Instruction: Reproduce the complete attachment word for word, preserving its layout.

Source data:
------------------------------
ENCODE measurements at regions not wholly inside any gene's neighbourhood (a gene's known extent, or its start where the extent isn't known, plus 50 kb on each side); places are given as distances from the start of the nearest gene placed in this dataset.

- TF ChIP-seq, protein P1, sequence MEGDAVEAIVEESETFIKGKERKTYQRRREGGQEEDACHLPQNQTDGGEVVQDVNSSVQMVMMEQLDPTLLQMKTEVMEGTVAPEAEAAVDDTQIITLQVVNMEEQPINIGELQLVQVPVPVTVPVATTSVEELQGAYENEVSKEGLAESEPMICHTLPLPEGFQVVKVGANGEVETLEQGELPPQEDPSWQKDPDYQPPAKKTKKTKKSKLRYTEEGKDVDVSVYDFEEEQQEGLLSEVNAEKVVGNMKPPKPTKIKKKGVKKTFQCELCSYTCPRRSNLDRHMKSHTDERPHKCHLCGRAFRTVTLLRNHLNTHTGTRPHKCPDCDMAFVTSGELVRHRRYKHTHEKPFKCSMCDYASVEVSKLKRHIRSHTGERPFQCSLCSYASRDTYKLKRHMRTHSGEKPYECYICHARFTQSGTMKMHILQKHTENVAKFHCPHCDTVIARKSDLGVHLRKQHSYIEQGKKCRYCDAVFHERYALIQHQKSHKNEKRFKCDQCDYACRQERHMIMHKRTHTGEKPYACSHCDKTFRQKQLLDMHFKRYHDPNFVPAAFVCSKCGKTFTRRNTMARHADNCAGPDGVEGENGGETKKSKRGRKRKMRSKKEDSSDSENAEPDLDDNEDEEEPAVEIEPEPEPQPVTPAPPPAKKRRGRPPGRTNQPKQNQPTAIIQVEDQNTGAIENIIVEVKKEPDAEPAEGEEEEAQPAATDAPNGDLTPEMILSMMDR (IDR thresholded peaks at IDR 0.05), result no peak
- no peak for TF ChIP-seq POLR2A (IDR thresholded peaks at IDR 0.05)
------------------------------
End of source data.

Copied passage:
ENCODE measurements at regions not wholly inside any gene's neighbourhood (a gene's known extent, or its start where the extent isn't known, plus 50 kb on each side); places are given as distances from the start of the nearest gene placed in this dataset.

- TF ChIP-seq, protein P1, sequence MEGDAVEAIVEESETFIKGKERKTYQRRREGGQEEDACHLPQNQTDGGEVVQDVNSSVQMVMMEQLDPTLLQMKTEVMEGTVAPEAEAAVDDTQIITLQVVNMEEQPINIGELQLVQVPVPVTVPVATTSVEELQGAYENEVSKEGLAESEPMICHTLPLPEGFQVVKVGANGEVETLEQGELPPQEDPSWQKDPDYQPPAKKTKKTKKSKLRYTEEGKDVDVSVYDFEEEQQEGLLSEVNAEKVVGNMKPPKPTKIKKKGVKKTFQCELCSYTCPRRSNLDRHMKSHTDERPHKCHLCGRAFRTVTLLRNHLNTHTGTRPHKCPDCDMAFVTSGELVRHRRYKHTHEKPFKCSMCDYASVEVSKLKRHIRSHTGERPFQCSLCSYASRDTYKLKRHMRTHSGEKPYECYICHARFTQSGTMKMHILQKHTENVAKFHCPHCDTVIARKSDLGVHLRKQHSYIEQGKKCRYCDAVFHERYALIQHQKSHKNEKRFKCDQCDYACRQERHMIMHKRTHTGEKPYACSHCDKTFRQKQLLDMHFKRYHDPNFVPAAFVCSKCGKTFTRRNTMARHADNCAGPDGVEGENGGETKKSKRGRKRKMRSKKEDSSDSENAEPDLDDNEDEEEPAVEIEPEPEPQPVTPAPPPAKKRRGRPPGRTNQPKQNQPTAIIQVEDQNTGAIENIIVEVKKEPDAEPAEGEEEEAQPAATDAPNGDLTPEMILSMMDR (IDR thresholded peaks at IDR 0.05), result no peak
- no peak for TF ChIP-seq POLR2A (IDR thresholded peaks at IDR 0.05)